Guest post by Attorney Daniel J. Brazil.
In December of last year, Congress and President Obama passed a long-term transportation bill into law. The FAST (Fixing America’s Surface Transportation) Act is a five-year bill that ensures funding through 2020. Despite several attempts to amend the bill to remove any spending for bicycle-related projects, the final version of the law has received victory calls from cyclists and cyclist advocates across the nation.
What’s the Good News?
There is now an estimated $835 million available for spending on biking and pedestrian infrastructure projects in each of the next two years. That figure will rise slightly to $850 million in years three through five.
States can seek grants specific to “non-motorized safety” issues designed to prevent pedestrian and bicycle fatalities. Money is available for projects such as the construction of bike lanes, bicycle parking, and walking trails for pedestrians. The biggest win is that, for the next five years, the biking community will receive the funding for projects tailored specifically to our needs.
The law also moves toward the “complete streets” approach to roadway design. Local governments may access federal funding for projects that use alternative street design manuals to protect and promote the use of bicycles.
The law requires state transportation agencies and metropolitan planning organizations to consider the needs of all road users, including pedestrians and cyclists. State and local governments have more freedom than ever to prioritize things like safe bike lanes and sidewalks over the maintenance of high speeds for motor vehicle traffic.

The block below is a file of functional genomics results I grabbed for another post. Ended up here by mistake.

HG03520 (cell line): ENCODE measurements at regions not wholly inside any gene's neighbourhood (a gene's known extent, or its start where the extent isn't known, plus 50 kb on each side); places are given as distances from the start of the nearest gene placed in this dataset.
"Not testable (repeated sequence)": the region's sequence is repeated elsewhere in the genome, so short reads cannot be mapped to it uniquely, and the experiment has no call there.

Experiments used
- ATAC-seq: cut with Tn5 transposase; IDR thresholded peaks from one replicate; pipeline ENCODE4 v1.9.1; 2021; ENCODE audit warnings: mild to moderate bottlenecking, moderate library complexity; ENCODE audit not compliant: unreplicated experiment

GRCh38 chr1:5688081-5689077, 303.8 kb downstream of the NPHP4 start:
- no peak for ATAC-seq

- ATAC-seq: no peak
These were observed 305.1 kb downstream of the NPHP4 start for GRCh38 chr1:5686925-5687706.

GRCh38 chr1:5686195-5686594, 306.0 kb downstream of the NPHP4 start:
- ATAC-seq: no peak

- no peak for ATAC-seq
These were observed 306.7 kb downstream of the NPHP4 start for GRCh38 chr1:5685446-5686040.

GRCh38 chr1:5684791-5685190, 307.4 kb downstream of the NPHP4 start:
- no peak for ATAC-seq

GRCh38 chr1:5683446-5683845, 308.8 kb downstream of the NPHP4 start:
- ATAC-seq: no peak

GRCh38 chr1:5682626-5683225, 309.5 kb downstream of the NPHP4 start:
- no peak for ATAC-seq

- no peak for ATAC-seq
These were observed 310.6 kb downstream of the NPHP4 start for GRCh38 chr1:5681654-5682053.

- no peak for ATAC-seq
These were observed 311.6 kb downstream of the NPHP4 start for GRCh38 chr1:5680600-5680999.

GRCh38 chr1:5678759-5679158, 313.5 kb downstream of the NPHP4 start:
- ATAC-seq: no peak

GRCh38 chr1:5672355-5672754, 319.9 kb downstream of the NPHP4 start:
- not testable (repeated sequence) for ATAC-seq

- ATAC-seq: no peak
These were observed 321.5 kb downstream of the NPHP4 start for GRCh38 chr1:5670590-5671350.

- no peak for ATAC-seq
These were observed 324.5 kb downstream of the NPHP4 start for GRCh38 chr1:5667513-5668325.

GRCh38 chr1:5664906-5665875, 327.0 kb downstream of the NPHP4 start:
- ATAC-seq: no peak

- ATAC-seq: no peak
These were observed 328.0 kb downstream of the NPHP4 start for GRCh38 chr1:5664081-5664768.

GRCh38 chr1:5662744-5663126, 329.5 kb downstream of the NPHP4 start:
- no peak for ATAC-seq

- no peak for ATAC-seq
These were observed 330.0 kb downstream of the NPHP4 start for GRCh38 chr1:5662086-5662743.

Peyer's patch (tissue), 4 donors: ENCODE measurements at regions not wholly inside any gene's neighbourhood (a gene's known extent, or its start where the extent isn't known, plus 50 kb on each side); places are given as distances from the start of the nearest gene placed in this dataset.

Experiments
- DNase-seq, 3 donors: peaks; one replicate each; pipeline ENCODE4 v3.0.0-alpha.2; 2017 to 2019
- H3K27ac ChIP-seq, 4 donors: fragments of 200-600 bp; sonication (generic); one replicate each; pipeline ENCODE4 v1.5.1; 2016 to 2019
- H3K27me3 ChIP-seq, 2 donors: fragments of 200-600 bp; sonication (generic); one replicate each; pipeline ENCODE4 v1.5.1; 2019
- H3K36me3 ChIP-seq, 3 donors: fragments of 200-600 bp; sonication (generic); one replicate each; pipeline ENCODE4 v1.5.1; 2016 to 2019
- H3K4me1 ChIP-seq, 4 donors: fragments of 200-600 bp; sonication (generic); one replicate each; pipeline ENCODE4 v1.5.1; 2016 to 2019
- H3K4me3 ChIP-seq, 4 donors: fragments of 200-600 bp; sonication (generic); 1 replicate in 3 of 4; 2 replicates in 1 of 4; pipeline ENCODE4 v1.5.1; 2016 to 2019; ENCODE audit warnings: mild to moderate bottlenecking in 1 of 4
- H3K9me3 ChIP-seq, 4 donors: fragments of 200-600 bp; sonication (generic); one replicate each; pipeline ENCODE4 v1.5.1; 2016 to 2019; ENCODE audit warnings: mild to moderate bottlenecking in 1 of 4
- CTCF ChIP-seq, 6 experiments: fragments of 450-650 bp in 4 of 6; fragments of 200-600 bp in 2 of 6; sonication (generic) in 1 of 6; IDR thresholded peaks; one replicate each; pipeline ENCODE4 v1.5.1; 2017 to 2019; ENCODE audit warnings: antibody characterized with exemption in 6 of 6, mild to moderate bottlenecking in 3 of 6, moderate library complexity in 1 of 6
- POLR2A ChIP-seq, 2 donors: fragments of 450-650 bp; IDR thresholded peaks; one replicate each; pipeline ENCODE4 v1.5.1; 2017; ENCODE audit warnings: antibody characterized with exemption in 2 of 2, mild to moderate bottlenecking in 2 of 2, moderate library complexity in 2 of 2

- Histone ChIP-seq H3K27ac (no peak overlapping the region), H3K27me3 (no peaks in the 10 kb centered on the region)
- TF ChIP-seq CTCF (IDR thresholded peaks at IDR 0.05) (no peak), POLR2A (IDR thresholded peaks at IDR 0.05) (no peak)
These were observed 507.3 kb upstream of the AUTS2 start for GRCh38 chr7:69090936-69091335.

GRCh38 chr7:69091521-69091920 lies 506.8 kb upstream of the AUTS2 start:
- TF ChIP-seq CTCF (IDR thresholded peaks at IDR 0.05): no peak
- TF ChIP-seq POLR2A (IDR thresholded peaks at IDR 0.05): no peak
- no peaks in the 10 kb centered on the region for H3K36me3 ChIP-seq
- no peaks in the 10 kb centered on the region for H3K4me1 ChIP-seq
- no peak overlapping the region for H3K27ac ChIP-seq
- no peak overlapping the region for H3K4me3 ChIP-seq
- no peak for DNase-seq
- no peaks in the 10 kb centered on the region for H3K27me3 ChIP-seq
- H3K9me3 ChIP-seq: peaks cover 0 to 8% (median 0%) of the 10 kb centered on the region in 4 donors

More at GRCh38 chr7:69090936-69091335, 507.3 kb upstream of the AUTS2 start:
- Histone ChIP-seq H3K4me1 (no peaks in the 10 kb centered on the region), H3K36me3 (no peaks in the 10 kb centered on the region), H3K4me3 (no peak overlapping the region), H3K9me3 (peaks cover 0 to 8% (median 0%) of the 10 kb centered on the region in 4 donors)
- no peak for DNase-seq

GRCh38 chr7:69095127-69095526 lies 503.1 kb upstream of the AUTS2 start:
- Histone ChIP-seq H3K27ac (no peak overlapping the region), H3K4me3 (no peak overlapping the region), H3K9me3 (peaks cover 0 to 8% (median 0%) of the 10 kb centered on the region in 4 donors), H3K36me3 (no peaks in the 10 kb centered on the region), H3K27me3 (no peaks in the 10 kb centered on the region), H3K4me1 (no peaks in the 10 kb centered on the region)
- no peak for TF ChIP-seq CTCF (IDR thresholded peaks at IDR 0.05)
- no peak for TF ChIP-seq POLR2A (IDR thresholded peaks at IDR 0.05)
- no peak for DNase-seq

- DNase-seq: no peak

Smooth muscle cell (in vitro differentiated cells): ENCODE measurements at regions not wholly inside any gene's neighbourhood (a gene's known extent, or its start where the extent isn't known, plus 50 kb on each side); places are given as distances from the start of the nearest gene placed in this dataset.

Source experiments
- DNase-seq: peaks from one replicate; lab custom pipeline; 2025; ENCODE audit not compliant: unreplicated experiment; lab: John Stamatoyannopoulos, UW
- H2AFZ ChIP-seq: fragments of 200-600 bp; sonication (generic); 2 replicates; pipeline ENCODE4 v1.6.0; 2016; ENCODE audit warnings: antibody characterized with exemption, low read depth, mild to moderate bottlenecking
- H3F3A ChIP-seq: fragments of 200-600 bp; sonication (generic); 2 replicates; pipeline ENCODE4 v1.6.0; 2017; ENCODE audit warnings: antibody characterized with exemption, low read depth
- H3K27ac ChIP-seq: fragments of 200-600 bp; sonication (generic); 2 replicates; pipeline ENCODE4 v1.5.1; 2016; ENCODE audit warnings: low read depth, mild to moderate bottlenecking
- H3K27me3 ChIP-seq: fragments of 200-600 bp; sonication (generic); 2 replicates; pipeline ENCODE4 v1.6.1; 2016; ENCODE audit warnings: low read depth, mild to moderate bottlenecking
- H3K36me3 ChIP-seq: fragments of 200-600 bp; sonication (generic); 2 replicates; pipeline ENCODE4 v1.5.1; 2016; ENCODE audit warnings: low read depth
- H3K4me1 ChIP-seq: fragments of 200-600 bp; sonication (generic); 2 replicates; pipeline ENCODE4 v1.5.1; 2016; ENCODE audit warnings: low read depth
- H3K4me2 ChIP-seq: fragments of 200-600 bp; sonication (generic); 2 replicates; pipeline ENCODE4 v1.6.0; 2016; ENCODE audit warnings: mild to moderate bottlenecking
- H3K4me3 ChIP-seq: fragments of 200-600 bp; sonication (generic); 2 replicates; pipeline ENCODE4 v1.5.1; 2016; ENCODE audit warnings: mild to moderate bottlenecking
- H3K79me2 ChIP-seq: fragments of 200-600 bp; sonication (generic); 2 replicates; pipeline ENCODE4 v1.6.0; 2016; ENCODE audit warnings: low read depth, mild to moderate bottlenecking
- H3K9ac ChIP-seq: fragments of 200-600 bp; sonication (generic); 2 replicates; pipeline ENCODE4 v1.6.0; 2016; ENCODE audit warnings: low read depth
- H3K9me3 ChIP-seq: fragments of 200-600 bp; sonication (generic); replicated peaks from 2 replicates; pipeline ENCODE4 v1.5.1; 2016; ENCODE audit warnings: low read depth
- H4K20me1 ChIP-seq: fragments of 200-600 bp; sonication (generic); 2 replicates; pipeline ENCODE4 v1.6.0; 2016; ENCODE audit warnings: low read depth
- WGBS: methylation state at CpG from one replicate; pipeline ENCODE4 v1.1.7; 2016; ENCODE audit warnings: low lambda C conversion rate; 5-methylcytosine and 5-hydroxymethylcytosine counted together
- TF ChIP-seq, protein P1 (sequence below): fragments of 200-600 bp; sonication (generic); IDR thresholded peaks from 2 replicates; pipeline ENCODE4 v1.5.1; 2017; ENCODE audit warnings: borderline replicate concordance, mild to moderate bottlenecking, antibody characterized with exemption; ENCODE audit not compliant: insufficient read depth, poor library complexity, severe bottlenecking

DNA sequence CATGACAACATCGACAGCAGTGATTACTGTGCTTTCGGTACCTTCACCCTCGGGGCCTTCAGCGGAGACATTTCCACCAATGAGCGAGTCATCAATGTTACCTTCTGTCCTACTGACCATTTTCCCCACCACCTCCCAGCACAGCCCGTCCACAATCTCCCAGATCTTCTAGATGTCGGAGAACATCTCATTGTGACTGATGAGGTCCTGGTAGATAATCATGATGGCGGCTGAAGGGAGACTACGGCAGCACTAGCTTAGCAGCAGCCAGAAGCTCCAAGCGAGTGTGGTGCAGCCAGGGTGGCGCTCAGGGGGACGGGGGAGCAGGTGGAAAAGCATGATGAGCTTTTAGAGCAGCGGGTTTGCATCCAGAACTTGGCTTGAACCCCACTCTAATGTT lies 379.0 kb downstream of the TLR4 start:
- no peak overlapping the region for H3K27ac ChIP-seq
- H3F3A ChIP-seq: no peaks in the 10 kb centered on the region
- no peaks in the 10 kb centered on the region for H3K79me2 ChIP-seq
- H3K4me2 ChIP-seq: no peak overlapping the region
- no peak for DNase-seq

What’s the Bad News?
There isn’t any, necessarily. But there are a few worrying items to take note of.
For instance, the funding is there. But state and local governments will have a large say in how they spend the money. City planners have the right to “flex” funds from non-bike-related transportation projects to things like bicycle paths. At the same time, they have the power to “flex” money earmarked for bike and pedestrian projects to other transportation concerns.
It remains incumbent on all of us in the Minneapolis biking community to keep up the pressure on elected officials to pay attention to the needs of cyclists.
The FAST Act also falls far short of the kind of attention and funding bike-related projects receive in other countries. Any dreams of making the U.S. a world leader in cycling safety and participation will have to wait.
The U.S. is designed, built and legislated for motor vehicle traffic. The FAST Act largely reflects that. The bill also relies, at least in part, on the future sale of national oil reserves for its funding. For those of us that choose biking for its environmental benefits, it is frustrating to see bike initiatives paid for in that manner.
What’s the Point?
There will be money. And lots of it. That’s the most important takeaway for Minnesotans worried about the future of biking infrastructure projects.
As we work to tackle dangerous intersections and eliminate other known hazards to bikers, we have some hope of getting federal funding to help. The FAST Act will promote the continued growth of bike lanes, protected bikeways and other investments necessary to make Minneapolis an even greater place for bikers.
Attorney Daniel J. Brazil of The Law Offices of Daniel J. Brazil is an experienced personal injury attorney with offices located in Uptown. He has a passion for the outdoors, especially cycling and climbing. Learn more about Dan and his practice by following him on Twitter (@LawDanielBrazil and #MplsBikeAttorney).